How does inflation affect investment activity?
Where does inflation come from?
It is traditionally believed that the flywheel of inflation begins with the growth of wages in the country and therefore the money supply. The process of inflation dynamics can be shown in the form of the following stages, traditionally called the “inflationary spiral”:
Inflation and investments
Inflation can lead to both positive and negative consequences in investment activity.
Let's start with the positives:
- Higher profits for companies
Increased demand for goods and services indicates that consumers are willing to pay more. As a consequence, this will lead to an increase in share prices, which will benefit investors in the form of returns on their portfolios. Raw materials are a typical example. Commodities and inflation have a unique relationship – commodities are an indicator of future inflation. As the price of a commodity rises, so does the price of the products for which it is used.
- Increasing profitability of fixed income instruments
To adjust for inflation, central banks raise interest rates, which raises the rates of fixed income financial instruments. Such events allow traditional and conservative investors to benefit to a large extent, using, for example, bank deposits or bonds.
- Portfolio diversification
Inflation may encourage investors to rethink their portfolios by adding stocks, bonds, and commodities to a range of assets, as they are less affected by inflation.
However, the positive features are counterbalanced by the painful negative aspects of inflation:
- Decreased purchasing power of investors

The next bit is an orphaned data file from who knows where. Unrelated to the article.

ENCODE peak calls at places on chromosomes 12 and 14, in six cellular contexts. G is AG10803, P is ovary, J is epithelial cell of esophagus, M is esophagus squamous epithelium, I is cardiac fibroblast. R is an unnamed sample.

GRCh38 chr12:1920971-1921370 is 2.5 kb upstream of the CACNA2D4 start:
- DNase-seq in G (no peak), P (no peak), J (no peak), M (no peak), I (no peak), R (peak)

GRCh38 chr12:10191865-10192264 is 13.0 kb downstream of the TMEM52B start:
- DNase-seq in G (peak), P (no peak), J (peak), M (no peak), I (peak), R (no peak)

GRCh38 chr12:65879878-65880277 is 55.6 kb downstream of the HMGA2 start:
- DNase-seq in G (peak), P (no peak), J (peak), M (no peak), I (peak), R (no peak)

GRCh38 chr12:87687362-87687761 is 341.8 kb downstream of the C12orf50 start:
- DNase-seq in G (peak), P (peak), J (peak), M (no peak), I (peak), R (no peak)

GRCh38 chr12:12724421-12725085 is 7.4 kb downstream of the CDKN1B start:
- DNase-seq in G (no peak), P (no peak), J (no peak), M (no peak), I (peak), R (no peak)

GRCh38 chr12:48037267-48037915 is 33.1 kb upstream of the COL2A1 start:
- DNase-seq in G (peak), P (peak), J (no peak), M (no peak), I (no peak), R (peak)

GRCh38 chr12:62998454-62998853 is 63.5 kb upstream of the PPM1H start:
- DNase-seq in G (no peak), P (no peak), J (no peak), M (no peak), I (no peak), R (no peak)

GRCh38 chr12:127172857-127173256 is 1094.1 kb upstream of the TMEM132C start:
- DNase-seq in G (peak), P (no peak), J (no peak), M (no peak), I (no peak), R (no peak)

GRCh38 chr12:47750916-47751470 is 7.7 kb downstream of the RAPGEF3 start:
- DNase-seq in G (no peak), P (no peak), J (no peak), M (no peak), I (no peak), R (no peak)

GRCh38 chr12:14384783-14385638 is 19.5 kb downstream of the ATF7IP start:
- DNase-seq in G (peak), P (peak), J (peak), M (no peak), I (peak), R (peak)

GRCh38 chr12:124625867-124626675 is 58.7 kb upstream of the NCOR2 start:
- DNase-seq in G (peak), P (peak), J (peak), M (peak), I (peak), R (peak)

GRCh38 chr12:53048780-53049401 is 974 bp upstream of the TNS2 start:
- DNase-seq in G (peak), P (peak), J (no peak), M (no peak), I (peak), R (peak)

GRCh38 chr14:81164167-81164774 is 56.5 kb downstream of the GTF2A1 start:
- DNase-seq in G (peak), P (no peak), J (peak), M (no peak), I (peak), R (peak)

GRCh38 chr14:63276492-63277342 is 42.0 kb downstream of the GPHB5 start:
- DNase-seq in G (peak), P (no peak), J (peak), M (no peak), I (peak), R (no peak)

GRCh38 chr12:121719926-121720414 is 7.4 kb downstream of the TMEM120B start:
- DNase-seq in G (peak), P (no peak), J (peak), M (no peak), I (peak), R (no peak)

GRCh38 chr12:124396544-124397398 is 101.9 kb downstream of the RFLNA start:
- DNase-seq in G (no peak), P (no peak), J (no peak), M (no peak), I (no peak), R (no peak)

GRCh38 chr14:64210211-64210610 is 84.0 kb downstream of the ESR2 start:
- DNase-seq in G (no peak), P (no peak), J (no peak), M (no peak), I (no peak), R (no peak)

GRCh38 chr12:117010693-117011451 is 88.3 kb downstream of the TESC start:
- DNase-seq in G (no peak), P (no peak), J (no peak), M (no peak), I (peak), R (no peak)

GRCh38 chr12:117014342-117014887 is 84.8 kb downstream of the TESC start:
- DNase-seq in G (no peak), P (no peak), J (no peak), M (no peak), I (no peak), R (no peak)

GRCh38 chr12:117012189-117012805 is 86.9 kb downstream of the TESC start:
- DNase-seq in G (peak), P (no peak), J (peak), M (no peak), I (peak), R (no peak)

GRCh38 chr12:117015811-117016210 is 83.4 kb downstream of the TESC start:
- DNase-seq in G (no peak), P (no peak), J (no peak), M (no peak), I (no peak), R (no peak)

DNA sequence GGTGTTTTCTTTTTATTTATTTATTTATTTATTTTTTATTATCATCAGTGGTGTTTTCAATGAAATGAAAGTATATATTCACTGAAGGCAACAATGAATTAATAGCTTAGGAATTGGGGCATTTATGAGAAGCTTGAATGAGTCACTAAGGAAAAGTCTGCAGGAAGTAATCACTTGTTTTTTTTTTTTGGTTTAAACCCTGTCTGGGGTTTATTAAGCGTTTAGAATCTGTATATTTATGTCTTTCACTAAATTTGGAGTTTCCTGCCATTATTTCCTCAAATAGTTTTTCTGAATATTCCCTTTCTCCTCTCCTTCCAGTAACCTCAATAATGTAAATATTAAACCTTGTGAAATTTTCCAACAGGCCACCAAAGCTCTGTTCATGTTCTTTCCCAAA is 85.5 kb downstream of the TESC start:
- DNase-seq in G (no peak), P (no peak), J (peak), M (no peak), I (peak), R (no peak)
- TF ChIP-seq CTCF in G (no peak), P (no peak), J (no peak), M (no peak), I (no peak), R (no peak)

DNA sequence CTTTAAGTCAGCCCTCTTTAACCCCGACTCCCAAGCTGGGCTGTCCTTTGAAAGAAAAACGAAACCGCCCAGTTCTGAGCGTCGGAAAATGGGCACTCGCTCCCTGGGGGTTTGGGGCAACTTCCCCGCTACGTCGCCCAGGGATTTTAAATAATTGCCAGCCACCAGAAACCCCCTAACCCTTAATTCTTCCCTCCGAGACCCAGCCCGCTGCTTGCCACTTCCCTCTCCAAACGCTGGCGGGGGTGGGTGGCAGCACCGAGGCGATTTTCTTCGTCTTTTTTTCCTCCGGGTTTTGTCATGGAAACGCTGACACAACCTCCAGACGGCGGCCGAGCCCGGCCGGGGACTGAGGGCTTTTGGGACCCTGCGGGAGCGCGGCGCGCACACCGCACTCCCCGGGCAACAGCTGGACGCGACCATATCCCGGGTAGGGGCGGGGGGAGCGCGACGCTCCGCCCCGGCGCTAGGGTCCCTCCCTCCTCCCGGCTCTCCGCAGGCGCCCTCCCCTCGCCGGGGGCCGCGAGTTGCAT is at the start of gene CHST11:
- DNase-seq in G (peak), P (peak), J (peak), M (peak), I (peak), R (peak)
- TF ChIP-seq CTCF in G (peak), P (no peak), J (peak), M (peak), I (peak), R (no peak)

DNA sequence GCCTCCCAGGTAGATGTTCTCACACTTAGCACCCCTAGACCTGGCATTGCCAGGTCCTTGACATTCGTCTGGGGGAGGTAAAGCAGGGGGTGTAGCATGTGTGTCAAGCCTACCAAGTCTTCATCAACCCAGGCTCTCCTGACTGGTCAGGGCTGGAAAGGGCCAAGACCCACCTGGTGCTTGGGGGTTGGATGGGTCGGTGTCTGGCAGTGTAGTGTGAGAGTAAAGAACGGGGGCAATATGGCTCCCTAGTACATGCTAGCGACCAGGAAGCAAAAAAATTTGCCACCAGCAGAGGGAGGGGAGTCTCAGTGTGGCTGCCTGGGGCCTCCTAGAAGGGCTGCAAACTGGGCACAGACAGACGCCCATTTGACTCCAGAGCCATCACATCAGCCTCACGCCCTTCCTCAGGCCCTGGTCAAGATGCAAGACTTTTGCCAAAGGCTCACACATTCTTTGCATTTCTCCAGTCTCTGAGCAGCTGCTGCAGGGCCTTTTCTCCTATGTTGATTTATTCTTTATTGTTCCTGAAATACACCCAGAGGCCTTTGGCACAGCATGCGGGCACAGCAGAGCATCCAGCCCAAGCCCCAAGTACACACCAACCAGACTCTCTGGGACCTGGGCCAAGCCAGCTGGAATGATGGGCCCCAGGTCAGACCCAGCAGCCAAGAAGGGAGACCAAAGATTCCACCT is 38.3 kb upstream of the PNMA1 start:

Investors' assets at the time of inflation are worth less due to rising prices in the economy. It
can also lead to a decrease in the real standard of living.
- Rising prices for business
Inflation drives up interest rates, which can make it more costly for businesses to borrow and invest in growth and expansion. This may negatively affect the overall growth of the economy in the long run, putting it into recession. For investors, this means decreased attractiveness of companies with a large borrowing ratio.
- Decreased consumer spending
With inflation, consumers have less money to spend due to rising prices. This can lead to a
decrease in company profits and, as a result, a fall in share prices in the value approach to
- Uncertainty for investors
Inflation leads to a decrease in investor confidence, which shows lower demand and falling share prices. If the uncertainty of investors' expectations grows, then most likely they will either sell their assets for a certain period of time, “cashing out”, or look for assets that are not dependent on inflation.
The effect of inflation on investment is a double-edged sword. On the one hand, it stimulates economic activity in the short term. On the other hand, there are also negative aspects, which, if ignored for a long time, in the long run can lead to the downturn of not only the national, but also the world economy.
For investors, inflation rate is the minimum acceptable return for their investment strategy. In order not to lose in profitability, during a period of high inflation, they try to shift their money into assets with low risk and high fixed income. In a period of low inflation, on the contrary, they withdraw money from conservative instruments and allow themselves to take risks to obtain high returns.